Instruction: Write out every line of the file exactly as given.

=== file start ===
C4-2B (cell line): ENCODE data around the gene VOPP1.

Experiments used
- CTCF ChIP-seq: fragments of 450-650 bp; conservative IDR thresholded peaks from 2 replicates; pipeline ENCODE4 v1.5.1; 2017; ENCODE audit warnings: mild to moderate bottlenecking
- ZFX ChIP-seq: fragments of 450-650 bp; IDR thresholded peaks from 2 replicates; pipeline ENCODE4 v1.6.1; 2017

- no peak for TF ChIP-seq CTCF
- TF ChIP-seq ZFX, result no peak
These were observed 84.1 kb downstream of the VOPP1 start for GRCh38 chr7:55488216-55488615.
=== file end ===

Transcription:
C4-2B (cell line): ENCODE data around the gene VOPP1.

Experiments used
- CTCF ChIP-seq: fragments of 450-650 bp; conservative IDR thresholded peaks from 2 replicates; pipeline ENCODE4 v1.5.1; 2017; ENCODE audit warnings: mild to moderate bottlenecking
- ZFX ChIP-seq: fragments of 450-650 bp; IDR thresholded peaks from 2 replicates; pipeline ENCODE4 v1.6.1; 2017

- no peak for TF ChIP-seq CTCF
- TF ChIP-seq ZFX, result no peak
These were observed 84.1 kb downstream of the VOPP1 start for GRCh38 chr7:55488216-55488615.